An entertaining introduction to one of the most universally relevant and most widely misunderstood branches of mathematics.

CHANCE

A GUIDE TO GAMBLING, LOVE, THE STOCK MARKET, AND JUST ABOUT EVERYTHING ELSE

Are you a betting person? Here’s how to calculate the odds.

Mathematician Aczel (Pendulum, 2003, etc.) surveys probability theory, using no math more complex than algebra. He defines probability, then devotes each short chapter to explaining how it works in some concrete instance, such as the odds of drawing a spade from a deck of cards. Building from simpler to more complex examples, the author offers insights into phenomena that seem counterintuitive to many nonmathematicians, such as the “gambler’s ruin,” a proof that while the so-called law of averages will in the long run produce results that fit the predictions of simplistic mathematics, there is no guarantee that they will do so in the short run. In one long trial of coin flips, the number of heads stayed above the number of tails for nearly three thousand turns; in the very long run, it did even out, but gamblers relying on a 50-50 split would have been bankrupted long before the law of averages came to their rescue. Another counterintuitive result is the likelihood that in a group of 23 people, 2 will share a birthday; Aczel shows how to calculate it. Other startling coincidences, like a chance acquaintance turning out to be your wife’s high-school classmate, depend on an extended web of interests and relationships that give all of us more in common than we realize. The author even manages to tie something as apparently esoteric as Baye’s Theorem to everyday discourse by way of the “Monty Hall Problem,” based on the three doors contestants had to choose among on Let’s Make a Deal. A set of problems at the end lets readers test their understanding, and an appendix applies Aczel’s insights to common gambling games.

An entertaining introduction to one of the most universally relevant and most widely misunderstood branches of mathematics.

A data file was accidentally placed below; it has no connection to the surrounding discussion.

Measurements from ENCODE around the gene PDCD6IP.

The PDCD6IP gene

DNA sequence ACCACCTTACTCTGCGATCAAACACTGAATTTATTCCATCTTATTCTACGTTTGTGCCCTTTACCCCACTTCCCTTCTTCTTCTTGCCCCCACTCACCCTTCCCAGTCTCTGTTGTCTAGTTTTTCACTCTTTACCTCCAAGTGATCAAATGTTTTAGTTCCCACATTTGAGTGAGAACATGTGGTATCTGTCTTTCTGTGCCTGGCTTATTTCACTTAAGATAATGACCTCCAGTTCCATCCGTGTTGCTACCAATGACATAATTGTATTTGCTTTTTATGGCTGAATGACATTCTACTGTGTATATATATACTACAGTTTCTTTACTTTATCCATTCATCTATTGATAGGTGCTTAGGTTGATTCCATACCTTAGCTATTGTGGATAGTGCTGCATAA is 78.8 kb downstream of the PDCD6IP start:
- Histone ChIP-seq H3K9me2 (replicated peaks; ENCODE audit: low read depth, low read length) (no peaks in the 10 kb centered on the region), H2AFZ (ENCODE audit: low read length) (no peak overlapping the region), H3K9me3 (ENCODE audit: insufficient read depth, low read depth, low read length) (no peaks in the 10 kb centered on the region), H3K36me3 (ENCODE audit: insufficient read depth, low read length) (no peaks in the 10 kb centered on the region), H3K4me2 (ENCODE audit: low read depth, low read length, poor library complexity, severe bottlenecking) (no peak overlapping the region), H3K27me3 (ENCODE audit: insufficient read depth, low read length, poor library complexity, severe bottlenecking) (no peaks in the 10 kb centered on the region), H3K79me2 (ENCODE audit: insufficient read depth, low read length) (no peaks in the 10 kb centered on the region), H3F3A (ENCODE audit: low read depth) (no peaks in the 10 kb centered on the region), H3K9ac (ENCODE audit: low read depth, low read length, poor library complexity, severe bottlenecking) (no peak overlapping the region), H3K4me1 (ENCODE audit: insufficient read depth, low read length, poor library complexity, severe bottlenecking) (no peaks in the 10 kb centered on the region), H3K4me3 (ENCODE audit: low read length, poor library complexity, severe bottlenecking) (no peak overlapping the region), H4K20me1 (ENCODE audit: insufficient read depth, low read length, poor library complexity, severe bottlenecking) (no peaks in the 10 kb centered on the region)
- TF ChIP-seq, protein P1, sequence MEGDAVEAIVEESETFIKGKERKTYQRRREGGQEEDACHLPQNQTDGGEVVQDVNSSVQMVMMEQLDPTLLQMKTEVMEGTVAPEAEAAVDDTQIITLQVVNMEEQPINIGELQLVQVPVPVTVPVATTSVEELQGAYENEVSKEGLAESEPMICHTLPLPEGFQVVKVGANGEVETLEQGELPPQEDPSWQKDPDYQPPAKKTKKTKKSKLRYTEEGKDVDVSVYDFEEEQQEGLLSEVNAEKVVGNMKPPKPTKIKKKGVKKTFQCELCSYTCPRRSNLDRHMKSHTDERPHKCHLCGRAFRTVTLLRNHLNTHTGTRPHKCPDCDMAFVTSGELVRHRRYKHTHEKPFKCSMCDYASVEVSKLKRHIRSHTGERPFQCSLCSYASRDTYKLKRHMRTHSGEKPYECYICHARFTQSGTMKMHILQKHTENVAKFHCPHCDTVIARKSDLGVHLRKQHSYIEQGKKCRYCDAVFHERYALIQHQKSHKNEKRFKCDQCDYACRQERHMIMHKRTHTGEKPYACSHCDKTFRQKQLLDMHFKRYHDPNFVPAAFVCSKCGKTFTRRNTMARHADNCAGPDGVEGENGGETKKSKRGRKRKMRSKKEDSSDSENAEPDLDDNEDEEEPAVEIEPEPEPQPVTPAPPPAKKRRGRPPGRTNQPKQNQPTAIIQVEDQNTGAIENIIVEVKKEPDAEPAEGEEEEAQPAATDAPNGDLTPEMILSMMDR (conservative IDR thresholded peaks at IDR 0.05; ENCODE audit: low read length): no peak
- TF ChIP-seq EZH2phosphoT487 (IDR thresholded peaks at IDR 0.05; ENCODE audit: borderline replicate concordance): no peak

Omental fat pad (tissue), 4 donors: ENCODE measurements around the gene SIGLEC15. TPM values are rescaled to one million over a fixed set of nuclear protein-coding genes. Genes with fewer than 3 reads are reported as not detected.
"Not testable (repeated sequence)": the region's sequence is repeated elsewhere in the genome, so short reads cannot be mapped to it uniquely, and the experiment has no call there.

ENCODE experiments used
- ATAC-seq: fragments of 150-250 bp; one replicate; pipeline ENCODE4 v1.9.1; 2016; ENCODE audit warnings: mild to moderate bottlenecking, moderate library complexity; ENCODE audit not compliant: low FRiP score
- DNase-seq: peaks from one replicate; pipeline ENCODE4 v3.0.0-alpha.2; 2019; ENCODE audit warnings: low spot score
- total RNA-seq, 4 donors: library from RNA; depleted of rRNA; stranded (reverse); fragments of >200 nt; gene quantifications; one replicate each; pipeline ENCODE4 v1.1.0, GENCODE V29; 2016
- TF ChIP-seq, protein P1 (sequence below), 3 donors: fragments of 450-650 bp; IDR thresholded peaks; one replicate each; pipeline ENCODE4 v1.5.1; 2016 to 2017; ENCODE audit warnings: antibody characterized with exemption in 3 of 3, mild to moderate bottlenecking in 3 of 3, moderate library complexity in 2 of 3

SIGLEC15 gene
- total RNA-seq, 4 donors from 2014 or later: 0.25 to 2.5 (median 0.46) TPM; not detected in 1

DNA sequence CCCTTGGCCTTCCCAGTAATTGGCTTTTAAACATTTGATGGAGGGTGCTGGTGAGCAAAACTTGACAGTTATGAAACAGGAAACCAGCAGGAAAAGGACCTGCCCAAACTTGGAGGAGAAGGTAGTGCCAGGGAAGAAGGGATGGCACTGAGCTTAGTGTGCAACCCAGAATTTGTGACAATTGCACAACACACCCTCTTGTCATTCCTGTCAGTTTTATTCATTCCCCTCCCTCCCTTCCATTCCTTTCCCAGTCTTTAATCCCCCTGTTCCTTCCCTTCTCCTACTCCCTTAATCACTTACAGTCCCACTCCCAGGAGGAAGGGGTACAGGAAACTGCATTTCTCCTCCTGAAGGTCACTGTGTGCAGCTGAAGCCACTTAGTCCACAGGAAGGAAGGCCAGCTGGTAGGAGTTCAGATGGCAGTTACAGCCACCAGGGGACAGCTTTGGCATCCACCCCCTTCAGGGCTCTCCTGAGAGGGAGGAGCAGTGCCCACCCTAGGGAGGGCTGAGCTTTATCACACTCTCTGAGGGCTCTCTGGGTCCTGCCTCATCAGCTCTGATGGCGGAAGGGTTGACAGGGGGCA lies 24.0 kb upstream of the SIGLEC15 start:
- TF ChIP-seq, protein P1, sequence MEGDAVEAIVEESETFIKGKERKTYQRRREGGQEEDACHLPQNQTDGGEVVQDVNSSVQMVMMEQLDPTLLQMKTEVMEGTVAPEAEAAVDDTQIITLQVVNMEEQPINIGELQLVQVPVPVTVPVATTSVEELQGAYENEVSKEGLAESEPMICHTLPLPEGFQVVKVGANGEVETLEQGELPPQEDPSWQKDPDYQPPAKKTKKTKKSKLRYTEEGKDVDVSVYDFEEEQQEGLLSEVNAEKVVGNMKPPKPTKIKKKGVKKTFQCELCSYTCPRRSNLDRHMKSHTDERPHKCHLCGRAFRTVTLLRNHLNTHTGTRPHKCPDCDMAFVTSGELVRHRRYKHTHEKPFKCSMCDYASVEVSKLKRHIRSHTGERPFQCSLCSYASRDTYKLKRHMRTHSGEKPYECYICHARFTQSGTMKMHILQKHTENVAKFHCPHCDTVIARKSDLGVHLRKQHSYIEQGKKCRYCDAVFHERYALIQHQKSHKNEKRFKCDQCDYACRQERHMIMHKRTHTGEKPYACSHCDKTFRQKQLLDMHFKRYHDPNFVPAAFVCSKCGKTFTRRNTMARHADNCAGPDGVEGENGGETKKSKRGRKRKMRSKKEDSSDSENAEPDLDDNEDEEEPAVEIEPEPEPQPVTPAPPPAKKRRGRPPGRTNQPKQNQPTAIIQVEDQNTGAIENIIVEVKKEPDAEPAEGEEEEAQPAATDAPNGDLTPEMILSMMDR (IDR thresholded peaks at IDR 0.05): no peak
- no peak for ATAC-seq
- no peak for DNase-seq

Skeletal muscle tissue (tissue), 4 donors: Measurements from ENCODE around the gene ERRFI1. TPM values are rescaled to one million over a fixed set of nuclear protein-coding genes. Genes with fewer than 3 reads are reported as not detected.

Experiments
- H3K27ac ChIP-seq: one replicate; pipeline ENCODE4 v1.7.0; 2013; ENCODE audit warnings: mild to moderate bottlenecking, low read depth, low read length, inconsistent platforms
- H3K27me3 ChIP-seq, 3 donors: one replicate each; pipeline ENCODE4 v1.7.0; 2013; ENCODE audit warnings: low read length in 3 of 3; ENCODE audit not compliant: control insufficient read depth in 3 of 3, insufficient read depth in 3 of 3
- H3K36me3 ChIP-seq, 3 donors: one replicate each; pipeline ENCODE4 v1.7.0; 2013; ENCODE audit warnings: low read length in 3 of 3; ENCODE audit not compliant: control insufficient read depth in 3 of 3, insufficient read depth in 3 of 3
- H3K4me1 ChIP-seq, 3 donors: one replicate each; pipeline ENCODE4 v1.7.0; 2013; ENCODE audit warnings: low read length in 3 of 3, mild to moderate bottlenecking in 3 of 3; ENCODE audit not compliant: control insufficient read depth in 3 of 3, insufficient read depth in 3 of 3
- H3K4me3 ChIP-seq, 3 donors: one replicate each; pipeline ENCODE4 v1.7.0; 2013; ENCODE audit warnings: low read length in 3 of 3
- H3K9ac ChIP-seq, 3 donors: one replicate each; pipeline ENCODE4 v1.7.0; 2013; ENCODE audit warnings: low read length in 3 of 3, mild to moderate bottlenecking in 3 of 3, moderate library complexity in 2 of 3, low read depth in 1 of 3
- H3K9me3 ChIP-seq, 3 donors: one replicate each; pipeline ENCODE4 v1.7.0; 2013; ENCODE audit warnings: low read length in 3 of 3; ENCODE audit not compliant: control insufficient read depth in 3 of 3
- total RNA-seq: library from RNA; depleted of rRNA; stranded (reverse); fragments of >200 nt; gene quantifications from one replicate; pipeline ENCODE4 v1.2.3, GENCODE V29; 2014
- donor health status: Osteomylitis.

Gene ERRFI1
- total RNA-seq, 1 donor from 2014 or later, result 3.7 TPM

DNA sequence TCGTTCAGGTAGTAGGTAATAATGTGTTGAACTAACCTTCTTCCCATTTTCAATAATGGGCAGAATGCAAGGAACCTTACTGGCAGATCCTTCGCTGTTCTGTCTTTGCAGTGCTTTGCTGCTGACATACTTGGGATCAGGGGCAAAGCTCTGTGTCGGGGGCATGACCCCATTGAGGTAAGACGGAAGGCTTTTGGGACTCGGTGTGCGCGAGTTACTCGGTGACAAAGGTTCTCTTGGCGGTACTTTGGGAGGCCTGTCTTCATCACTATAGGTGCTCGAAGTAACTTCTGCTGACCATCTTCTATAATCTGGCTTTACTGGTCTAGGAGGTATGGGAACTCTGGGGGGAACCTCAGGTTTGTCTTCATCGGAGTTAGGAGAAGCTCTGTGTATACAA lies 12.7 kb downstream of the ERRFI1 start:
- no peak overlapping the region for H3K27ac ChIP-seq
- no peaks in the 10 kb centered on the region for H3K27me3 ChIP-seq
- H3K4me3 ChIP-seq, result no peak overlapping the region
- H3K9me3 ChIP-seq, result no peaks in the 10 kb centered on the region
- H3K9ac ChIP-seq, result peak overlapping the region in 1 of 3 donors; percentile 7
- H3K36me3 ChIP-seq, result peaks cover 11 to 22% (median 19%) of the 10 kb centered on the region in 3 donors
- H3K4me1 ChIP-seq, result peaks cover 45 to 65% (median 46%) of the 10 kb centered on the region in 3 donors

Pub Date: Nov. 1, 2004

ISBN: 1-56858-316-8

Page Count: 176

Publisher: N/A

Review Posted Online: June 24, 2010

Kirkus Reviews Issue: Sept. 15, 2004

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Stricter than, say, Bergen Evans or W3 ("disinterested" means impartial — period), Strunk is in the last analysis...

THE ELEMENTS OF STYLE

50TH ANNIVERSARY EDITION

Privately published by Strunk of Cornell in 1918 and revised by his student E. B. White in 1959, that "little book" is back again with more White updatings.

Stricter than, say, Bergen Evans or W3 ("disinterested" means impartial — period), Strunk is in the last analysis (whoops — "A bankrupt expression") a unique guide (which means "without like or equal").

Pub Date: May 15, 1972

ISBN: 0205632645

Page Count: 105

Publisher: Macmillan

Review Posted Online: Oct. 28, 2011

Kirkus Reviews Issue: May 1, 1972

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SLEEPERS

An extraordinary true tale of torment, retribution, and loyalty that's irresistibly readable in spite of its intrusively melodramatic prose. Starting out with calculated, movie-ready anecdotes about his boyhood gang, Carcaterra's memoir takes a hairpin turn into horror and then changes tack once more to relate grippingly what must be one of the most outrageous confidence schemes ever perpetrated. Growing up in New York's Hell's Kitchen in the 1960s, former New York Daily News reporter Carcaterra (A Safe Place, 1993) had three close friends with whom he played stickball, bedeviled nuns, and ran errands for the neighborhood Mob boss. All this is recalled through a dripping mist of nostalgia; the streetcorner banter is as stilted and coy as a late Bowery Boys film. But a third of the way in, the story suddenly takes off: In 1967 the four friends seriously injured a man when they more or less unintentionally rolled a hot-dog cart down the steps of a subway entrance. The boys, aged 11 to 14, were packed off to an upstate New York reformatory so brutal it makes Sing Sing sound like Sunnybrook Farm. The guards continually raped and beat them, at one point tossing all of them into solitary confinement, where rats gnawed at their wounds and the menu consisted of oatmeal soaked in urine. Two of Carcaterra's friends were dehumanized by their year upstate, eventually becoming prominent gangsters. In 1980, they happened upon the former guard who had been their principal torturer and shot him dead. The book's stunning denouement concerns the successful plot devised by the author and his third friend, now a Manhattan assistant DA, to free the two killers and to exact revenge against the remaining ex-guards who had scarred their lives so irrevocably. Carcaterra has run a moral and emotional gauntlet, and the resulting book, despite its flaws, is disturbing and hard to forget. (Film rights to Propaganda; author tour)

Pub Date: July 10, 1995

ISBN: 0-345-39606-5

Page Count: 432

Publisher: Ballantine

Review Posted Online: May 20, 2010

Kirkus Reviews Issue: May 1, 1995

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